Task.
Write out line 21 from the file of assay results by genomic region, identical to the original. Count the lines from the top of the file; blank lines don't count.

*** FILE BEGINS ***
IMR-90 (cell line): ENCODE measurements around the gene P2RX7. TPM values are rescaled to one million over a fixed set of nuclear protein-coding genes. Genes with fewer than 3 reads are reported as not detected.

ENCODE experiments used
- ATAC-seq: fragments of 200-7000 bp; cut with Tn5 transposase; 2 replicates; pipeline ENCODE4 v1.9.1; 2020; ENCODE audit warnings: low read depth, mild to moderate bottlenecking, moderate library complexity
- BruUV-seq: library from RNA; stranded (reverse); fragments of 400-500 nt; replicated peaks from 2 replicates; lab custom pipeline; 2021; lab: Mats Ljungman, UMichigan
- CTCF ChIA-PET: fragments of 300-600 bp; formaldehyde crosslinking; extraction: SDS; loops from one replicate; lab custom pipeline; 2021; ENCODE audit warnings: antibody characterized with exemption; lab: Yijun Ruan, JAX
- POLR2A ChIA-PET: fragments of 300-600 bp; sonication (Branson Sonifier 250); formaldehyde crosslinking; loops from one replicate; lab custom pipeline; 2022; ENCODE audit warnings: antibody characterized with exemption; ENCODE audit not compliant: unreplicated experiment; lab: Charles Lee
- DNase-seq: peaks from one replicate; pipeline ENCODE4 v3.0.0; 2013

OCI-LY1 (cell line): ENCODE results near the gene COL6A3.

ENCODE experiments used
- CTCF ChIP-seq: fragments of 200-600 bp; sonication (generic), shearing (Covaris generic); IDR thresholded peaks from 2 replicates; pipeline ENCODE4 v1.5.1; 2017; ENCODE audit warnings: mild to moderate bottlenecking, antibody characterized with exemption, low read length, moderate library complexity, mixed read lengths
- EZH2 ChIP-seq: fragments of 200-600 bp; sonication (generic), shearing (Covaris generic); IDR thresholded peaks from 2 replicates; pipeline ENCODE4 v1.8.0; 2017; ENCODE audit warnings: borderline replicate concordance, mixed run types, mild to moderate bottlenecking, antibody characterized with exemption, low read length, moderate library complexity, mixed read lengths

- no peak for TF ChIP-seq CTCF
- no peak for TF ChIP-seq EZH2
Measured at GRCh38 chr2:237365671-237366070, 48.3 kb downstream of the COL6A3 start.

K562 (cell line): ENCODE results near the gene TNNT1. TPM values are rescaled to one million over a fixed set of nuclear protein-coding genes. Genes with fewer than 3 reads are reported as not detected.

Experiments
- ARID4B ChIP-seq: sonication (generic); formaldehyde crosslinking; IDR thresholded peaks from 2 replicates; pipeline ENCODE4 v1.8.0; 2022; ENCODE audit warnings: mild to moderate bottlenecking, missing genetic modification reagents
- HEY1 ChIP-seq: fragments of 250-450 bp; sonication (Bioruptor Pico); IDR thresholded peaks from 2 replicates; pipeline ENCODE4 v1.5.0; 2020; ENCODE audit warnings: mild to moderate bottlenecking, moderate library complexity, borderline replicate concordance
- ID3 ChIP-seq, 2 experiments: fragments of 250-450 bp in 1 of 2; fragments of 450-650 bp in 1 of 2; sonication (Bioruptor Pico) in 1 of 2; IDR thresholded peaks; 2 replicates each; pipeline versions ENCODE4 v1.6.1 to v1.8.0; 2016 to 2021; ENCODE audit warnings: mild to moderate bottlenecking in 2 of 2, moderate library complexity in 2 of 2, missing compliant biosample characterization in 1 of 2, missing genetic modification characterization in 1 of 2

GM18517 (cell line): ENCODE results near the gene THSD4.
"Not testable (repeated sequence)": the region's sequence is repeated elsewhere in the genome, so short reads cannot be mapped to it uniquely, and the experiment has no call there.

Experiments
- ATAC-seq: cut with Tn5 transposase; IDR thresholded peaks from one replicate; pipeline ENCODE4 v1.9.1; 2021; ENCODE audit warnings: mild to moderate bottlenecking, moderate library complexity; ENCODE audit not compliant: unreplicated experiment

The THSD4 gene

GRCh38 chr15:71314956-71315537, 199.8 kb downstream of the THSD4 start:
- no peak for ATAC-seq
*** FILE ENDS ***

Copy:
"Not testable (repeated sequence)": the region's sequence is repeated elsewhere in the genome, so short reads cannot be mapped to it uniquely, and the experiment has no call there.